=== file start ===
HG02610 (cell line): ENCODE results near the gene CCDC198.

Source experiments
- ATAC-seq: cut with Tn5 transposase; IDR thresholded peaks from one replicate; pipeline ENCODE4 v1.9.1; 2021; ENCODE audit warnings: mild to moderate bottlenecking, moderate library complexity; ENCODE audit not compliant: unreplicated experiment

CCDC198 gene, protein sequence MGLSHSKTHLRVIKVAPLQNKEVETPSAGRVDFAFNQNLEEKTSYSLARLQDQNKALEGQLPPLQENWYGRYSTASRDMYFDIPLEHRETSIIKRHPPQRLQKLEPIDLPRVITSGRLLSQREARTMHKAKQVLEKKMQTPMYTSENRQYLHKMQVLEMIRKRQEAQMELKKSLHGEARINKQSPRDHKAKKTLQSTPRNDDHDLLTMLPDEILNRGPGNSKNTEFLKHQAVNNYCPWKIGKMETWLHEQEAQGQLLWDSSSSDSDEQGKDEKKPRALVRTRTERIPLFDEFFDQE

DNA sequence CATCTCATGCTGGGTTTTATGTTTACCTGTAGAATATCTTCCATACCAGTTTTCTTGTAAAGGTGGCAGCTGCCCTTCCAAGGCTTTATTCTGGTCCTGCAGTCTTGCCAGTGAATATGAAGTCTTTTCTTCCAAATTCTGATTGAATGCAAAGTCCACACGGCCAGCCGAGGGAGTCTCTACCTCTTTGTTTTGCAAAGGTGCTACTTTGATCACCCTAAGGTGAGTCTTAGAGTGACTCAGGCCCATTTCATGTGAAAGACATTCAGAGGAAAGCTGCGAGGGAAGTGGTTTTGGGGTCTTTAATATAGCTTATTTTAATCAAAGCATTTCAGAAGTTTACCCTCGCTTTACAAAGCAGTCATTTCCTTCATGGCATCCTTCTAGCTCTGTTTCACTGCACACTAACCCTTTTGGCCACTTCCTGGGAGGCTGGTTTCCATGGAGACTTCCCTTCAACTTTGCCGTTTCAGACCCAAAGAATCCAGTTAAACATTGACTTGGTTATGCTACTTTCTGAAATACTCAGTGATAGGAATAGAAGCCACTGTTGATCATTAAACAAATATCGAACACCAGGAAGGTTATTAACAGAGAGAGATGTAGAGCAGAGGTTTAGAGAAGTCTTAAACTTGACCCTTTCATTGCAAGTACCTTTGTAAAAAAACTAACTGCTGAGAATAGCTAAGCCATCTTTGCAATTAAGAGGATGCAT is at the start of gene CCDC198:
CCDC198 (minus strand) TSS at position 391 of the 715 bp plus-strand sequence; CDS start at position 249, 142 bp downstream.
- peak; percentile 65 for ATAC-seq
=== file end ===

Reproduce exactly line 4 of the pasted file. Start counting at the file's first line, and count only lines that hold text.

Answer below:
CCDC198 gene, protein sequence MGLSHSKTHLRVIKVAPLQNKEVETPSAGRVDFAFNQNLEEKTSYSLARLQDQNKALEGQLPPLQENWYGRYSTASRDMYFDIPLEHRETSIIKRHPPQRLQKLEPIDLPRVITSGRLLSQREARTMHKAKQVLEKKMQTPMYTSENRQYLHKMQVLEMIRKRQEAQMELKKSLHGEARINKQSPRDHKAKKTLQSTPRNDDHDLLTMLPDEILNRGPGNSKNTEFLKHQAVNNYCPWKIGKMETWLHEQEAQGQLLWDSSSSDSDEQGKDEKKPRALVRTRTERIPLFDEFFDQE